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Magda Trickett

See, people get mean when the chips are down

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Magda Trickett

“Lucas? Hey, you back yet? Huh? Lucas?


This irritating refrain continued unabated for several seconds, accompanied by a hammering fist motif, until Lucas Kettering finally answered his front door. The knocker, Magda, pushed past him without saying hello. She’d been wandering Hackney looking for someone to bother for nearly an hour, and the search had given her time to stew.


“Do people ever treat you weird here? Cause we all went off to school, you know, and left our old lives behind, and now when I’m back home it’s like this weird… feeling, like I don’t fit anymore.” She collapsed onto the couch and began absently picking at a scab on her knee. “And I need to fit.”


She’d been haunting her Hackney friends like a ghost since the beginning of the summer break, mostly because she didn’t know how to get to Bitsy, Brooklyn, and Winston’s houses. The London borough was easily accessible once she’d figured out muggle transport; it was just a bus ride away from Knockturn. She kept expecting Lucas or Jo to tell her to leave them alone. They had other friends here, after all. Friends and family and a whole separate life.


And what did she have?


“Sorry, nevermind,” she mumbled, annoyed with herself for bringing it up. “Can we watch your picture box, telly thing?”

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Lucas Kettering

The shower had been cold, even brutal if not for the rivulets of sweat that collected from his part-time work mowing lawns and then biking back to Hackney. The water heater was out again, and Lucas was only mildly annoyed as he pulled dry clothes on. More annoying was the constant knocking downstairs. The list of suspects:


1. Livvy. His stepmum always forgot her bloody house key which she insisted on keeping on a separate heart key chain with glitter inside.

2. Phoebe. She had it on her but liked to be welcomed home.

3. Chloe. Few and far in between instances.

4. His dad. Nate had finally scored a lucrative narratorship for some children’s series that made him go into work a regular two or three days a week. Lucas had taken his keys to make sure he couldn’t get back in before then.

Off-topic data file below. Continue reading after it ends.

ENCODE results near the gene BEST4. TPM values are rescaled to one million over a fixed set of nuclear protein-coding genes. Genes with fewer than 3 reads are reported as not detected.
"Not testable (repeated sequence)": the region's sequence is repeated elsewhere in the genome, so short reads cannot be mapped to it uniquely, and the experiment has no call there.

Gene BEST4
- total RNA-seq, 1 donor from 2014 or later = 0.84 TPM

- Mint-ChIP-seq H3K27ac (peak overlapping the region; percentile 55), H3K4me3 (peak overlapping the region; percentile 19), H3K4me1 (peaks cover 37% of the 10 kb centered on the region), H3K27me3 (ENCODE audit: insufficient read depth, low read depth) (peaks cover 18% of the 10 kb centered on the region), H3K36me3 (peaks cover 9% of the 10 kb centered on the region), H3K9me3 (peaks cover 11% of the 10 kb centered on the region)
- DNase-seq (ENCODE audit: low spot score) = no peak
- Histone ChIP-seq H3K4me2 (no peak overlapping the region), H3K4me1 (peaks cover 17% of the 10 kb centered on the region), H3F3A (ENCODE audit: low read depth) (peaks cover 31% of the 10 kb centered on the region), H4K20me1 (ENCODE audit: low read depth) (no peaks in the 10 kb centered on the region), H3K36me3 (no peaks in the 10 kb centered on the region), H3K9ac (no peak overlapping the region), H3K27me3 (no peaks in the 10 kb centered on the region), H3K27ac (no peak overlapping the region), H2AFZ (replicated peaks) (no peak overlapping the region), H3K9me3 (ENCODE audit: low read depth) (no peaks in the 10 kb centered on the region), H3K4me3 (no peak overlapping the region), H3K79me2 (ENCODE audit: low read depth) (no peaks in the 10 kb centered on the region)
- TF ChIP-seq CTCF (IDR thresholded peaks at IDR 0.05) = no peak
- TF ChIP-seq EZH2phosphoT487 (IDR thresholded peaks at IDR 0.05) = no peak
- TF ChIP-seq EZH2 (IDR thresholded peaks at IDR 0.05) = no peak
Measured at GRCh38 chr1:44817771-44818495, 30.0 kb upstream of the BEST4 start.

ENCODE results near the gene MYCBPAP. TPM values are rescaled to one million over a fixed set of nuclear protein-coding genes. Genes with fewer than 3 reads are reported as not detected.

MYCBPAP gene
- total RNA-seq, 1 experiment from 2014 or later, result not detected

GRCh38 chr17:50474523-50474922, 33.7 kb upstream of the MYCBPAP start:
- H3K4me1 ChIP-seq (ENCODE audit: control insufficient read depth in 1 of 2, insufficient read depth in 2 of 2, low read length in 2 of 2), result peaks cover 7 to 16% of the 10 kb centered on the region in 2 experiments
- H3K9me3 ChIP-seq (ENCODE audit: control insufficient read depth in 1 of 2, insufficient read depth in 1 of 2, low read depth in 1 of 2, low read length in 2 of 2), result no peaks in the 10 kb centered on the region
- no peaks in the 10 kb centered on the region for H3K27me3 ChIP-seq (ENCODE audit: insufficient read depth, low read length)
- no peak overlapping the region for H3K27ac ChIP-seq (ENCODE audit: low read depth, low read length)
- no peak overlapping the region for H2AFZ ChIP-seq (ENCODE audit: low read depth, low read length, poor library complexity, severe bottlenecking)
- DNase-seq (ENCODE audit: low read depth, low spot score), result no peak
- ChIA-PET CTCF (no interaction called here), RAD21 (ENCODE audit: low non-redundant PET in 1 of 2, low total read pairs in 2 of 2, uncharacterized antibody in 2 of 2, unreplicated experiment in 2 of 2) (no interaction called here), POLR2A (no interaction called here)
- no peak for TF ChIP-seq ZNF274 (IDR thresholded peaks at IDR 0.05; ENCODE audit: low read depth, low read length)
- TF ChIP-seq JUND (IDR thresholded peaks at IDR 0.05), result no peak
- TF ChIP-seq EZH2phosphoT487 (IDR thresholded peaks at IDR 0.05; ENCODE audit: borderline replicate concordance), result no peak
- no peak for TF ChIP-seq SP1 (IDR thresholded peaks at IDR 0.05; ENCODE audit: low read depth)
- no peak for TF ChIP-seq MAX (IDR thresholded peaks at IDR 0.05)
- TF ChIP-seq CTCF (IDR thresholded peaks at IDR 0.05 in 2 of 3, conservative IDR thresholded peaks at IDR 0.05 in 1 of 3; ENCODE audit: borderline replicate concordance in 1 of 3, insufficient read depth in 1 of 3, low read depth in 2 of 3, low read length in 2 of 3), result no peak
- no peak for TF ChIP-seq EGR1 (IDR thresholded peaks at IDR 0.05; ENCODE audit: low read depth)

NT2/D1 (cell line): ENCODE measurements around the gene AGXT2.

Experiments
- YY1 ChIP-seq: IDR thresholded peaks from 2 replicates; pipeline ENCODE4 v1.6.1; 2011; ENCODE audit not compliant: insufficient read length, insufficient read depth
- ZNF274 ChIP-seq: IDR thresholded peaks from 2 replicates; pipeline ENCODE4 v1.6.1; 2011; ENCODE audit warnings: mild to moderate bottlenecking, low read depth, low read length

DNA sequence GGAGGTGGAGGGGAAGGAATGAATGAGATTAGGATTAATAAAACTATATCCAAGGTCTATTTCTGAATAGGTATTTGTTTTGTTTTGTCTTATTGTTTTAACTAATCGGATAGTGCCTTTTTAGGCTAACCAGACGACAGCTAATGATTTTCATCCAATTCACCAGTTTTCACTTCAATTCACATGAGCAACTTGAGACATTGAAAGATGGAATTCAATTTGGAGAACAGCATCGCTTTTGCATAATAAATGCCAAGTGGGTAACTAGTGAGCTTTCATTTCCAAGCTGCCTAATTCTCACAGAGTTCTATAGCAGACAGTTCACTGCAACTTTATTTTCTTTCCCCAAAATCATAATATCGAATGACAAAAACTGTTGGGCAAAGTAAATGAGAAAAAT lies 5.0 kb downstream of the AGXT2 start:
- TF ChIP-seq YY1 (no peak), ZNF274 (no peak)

Or Magda. Of course.


He took time blotting his neck dry as he went down the steps, through a shaft of evening light and dust. The door might rip open under the cyclone’s force; Livvy’s ~~positive vibes~~ plaque had certainly taken a dive onto his dirtstained trainers. He opened the door to see who he’d expected, Magda in all her ‘90s aesthetic. “What.”


Nearly two years later, and Lucas still looked like the boy who swam in the lake on sorting night—scrawny, the start of a cut, mouth curling with subdued amusement or surprise. “You didn’t break in this time,” Lucas said flatly, allowing his friend passage. “That’s weird.”


He’d hoped to leave the conversation at that. In fact, he should’ve seized the chance to turn on the telly, but Magda slumped on the sofa, like his sisters often did after a bad day at school. When he’d been here still to see it, to say or do anything about it. “Fit in your neighborhood or what?” A real question this time. Lucas turned the television on, but grey eyes stayed on the other form.

Edited by Lucas Kettering

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Magda Trickett

“I’m trying to be, like, polite, or proper, or whatever,” Magda said, propping worn, dirty trainers with rainbow laces on the coffee table and entirely missing the irony of her juxtaposed actions and statements. “It was really boring though. Next time I’ll just pick the lock.”


She sank down a little farther into the couch cushions as Lucas turned on the picture box. She could feel her stomach sinking too, sliding all the way down to the scuffed tips of her stolen shoes. It felt sort of like a cold egg cracked against her sternum and left to the mercy of gravity. Lately, she got that feeling whenever she thought about her family for too long.


Problem: they didn’t seem to be thinking about her at all.


Solution: ??????


This was the sort of thing she usually would have confessed to Bitsy, but at the moment her only channel of communication with her best friend was pen and ink, the use of which made her hand and brain hurt. Lucas was a good second option, partly because he was physically here and partly because he never judged.


“No, my family,” she said softly, burying the end of the sentence in another near-intelligible mumble. She pinned her gaze to a dishwasher soap advert splashed across the telly. “They just think I’m sort of weird. Like going to school changed me, or brainwashed me, or something. They don’t get it. I mean, they don’t want to.”

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